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Ferrocenium Tetrafluoroborate

C10H10BF4Fe
CAS 1282-37-7


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(2N) 99% Ferrocenium Tetrafluoroborate FE-OM-02 Request Quote
(3N) 99.9% Ferrocenium Tetrafluoroborate FE-OM-03 Request Quote
(4N) 99.99% Ferrocenium Tetrafluoroborate FE-OM-04 Request Quote
(5N) 99.999% Ferrocenium Tetrafluoroborate FE-OM-05 Request Quote

CHEMICAL
IDENTIFIER
Formula CAS No. PubChem SID PubChem CID MDL No. EC No IUPAC Name SMILES
Identifier
InChI
Identifier
InChI
Key
C10H10BF4Fe 1282-37-7 162243006 71311365 MFCD00192174 N/A cyclopenta-1,3-diene; iron(3+); tetrafluoroborate [B-](F)(F)(F)F.[CH-]
1C=CC=C1.[CH-]
1C=CC=C1.[Fe+3]
InChI=1S/2C5H5.BF4.Fe
/c2*1-2-4-5-3-1;2-1(3,4)
5;/h2*1-5H;;/q3*-1;+3
HOUMJOPJFCQTEL-UHFFFAOYSA-N

PROPERTIES Compound Formula Mol. Wt. Appearance Melting Point Boiling Point Density Exact Mass Monoisotopic Mass Charge MSDS
C10H10BF4Fe 272.84 Black powder or crystals 178 °C N/A N/A 273.016106 273.016106 0 Safety Data Sheet

Ferrocenium Tetrafluoroborate is generally immediately available in most volumes. High purity, submicron and nanopowder forms may be considered. American Elements produces to many standard grades when applicable, including Mil Spec (military grade); ACS, Reagent and Technical Grade; Food, Agricultural and Pharmaceutical Grade; Optical Grade, USP and EP/BP (European Pharmacopoeia/British Pharmacopoeia) and follows applicable ASTM testing standards. Typical and custom packaging is available. Additional technical, research and safety (MSDS) information is available as is a Reference Calculator for converting relevant units of measurement.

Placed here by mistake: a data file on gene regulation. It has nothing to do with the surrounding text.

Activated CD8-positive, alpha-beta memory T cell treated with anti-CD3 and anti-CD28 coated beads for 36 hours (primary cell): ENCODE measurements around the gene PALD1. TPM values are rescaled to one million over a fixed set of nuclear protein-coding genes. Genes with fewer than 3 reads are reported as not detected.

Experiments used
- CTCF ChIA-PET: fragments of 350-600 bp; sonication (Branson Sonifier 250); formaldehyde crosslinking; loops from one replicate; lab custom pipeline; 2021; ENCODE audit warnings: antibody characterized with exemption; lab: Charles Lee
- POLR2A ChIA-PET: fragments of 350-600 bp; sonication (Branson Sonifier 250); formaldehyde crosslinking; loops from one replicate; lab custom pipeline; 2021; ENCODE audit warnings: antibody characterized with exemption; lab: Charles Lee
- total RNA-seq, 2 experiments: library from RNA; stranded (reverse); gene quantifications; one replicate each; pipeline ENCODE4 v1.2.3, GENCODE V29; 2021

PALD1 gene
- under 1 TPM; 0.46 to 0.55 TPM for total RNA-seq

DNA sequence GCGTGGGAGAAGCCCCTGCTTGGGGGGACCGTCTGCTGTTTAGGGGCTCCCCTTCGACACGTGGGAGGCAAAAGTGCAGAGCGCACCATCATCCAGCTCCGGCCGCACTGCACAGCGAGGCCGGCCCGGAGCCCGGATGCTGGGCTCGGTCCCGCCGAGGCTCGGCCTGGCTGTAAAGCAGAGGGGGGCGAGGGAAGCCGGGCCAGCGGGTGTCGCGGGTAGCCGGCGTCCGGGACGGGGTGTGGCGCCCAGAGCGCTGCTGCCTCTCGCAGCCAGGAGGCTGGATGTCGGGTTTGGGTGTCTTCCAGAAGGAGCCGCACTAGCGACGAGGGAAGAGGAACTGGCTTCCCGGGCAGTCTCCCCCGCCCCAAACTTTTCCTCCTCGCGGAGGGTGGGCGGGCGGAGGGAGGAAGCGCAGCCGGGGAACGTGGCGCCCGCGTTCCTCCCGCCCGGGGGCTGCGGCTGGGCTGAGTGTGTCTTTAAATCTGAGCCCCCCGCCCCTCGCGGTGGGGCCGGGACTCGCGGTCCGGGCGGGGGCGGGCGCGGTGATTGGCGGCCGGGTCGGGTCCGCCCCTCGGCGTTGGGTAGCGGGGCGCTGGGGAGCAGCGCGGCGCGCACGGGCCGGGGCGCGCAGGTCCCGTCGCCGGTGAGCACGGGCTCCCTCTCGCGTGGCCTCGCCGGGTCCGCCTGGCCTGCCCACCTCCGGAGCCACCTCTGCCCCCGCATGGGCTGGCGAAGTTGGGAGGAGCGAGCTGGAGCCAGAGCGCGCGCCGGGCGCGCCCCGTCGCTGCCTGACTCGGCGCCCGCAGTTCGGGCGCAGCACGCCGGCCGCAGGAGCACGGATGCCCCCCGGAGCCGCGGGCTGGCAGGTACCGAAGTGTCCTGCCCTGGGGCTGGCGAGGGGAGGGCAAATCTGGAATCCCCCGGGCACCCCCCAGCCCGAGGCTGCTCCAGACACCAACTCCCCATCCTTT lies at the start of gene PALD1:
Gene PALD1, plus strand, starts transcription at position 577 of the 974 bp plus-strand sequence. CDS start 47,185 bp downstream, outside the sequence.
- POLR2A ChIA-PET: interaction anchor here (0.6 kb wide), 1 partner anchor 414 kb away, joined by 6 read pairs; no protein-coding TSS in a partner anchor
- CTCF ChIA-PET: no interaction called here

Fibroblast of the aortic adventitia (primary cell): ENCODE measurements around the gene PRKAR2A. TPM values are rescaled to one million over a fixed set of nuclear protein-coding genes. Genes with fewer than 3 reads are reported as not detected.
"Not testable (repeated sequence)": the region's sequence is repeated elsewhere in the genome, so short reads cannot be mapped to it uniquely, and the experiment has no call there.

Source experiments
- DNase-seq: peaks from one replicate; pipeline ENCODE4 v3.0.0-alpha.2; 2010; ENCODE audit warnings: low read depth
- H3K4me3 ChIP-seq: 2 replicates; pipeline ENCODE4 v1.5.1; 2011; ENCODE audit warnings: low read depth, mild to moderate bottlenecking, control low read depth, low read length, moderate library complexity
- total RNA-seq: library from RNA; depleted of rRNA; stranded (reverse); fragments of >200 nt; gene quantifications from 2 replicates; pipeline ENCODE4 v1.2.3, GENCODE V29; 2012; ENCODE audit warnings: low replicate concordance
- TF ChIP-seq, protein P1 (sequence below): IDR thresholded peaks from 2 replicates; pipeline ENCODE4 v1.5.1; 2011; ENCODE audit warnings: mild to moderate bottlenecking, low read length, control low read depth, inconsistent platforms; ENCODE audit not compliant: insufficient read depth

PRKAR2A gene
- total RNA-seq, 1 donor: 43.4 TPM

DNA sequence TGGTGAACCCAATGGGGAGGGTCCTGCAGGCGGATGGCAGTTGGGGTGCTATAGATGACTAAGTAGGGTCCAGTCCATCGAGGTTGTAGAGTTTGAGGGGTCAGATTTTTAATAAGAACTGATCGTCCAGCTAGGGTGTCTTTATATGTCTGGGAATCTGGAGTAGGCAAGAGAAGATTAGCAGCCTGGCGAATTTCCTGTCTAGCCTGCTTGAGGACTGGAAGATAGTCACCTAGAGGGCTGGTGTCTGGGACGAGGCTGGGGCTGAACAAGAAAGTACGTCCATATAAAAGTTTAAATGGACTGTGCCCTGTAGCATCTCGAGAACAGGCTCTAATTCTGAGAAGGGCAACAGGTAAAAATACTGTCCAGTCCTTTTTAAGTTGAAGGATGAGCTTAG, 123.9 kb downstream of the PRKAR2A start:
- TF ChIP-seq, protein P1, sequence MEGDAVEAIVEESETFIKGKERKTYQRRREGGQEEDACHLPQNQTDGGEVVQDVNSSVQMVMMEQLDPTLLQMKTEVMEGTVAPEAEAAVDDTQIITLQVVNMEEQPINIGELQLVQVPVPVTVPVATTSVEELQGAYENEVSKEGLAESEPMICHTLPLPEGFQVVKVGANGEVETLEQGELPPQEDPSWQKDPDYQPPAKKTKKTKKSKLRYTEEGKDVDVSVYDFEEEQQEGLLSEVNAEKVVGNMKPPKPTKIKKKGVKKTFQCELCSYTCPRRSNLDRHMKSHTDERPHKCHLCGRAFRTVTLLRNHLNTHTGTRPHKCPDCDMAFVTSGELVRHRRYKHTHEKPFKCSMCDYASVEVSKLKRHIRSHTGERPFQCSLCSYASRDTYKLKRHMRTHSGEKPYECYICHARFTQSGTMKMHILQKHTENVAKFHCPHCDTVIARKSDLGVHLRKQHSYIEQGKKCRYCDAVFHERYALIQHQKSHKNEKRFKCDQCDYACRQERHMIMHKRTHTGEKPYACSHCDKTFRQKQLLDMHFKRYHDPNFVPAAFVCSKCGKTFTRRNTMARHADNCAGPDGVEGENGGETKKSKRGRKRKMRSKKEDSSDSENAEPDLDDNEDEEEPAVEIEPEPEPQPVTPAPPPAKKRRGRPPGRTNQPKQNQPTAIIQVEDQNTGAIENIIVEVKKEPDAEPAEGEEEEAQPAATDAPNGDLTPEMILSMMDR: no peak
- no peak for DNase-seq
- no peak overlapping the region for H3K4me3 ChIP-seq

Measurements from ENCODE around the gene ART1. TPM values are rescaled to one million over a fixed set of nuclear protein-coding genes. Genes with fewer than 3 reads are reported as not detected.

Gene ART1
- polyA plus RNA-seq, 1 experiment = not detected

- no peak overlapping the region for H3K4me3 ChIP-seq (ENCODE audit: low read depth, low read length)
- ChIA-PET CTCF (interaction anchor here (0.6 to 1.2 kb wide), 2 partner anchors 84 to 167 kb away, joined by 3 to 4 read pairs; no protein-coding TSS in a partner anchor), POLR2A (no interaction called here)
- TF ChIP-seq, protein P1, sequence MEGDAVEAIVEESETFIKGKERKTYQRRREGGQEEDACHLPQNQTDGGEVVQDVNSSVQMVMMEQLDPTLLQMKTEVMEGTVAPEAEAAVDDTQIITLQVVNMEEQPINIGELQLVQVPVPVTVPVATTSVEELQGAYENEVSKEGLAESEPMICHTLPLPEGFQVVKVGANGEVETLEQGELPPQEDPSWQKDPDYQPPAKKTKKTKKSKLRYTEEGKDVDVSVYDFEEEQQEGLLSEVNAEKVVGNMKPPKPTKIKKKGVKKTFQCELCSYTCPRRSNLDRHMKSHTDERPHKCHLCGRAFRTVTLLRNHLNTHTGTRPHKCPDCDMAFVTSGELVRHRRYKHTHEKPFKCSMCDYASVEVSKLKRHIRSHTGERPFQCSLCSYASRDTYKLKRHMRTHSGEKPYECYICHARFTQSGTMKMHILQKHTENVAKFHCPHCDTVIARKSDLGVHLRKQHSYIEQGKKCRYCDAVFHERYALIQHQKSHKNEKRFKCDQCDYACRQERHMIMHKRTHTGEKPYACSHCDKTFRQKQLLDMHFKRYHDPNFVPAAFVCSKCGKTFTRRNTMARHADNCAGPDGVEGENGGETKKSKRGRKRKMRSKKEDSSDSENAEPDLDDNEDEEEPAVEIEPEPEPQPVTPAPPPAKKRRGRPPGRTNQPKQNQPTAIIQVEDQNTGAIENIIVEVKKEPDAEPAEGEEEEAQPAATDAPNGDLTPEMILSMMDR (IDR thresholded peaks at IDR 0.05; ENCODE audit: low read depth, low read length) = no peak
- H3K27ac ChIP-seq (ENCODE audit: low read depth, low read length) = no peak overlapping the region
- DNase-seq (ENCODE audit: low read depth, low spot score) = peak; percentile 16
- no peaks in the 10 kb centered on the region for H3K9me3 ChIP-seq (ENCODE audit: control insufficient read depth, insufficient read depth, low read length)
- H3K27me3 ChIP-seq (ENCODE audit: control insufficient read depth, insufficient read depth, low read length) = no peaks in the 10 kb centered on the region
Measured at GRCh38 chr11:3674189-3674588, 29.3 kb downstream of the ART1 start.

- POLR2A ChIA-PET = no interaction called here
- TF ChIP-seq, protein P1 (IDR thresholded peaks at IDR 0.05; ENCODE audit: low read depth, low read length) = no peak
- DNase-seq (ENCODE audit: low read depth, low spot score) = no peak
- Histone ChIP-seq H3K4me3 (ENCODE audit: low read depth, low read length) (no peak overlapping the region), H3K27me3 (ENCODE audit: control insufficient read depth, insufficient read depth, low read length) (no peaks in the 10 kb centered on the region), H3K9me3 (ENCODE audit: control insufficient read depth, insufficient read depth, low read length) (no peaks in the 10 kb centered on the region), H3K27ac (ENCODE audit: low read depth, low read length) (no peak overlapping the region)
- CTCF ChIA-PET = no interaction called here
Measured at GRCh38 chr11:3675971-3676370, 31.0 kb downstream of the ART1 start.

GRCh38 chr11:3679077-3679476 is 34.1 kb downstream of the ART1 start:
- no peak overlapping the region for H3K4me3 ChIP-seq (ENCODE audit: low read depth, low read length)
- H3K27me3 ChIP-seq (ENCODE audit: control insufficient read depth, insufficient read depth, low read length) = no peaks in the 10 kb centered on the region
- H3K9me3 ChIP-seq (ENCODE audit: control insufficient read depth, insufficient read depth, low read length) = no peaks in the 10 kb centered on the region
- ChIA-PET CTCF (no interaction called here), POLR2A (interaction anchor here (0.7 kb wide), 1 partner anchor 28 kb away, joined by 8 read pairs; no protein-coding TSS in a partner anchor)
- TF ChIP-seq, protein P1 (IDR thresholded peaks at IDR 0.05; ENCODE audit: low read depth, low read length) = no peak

Iron (Fe) atomic and molecular weight, atomic number and elemental symbolIron (atomic symbol: Fe, atomic number: 26) is a Block D, Group 8, Period 4 element with an atomic weight of 55.845. The number of electrons in each of Iron's shells is 2, 8, 14, 2 and its electron configuration is [Ar] 3d6 4s2.Iron Bohr Model The iron atom has a radius of 126 pm and a Van der Waals radius of 194 pm. Iron was discovered by humans before 5000 BC. In its elemental form, iron has a lustrous grayish metallic appearance. Elemental Iron Iron is the fourth most common element in the Earth's crust and the most common element by mass forming the earth as a whole. Iron is rarely found as a free element, since it tends to oxidize easily; it is usually found in minerals such as magnetite, hematite, goethite, limonite, or siderite. Though pure iron is typically soft, the addition of carbon creates the alloy known as steel, which is significantly stronger. For more information on iron, including properties, safety data, research, and American Elements' catalog of iron products, visit the Iron element page.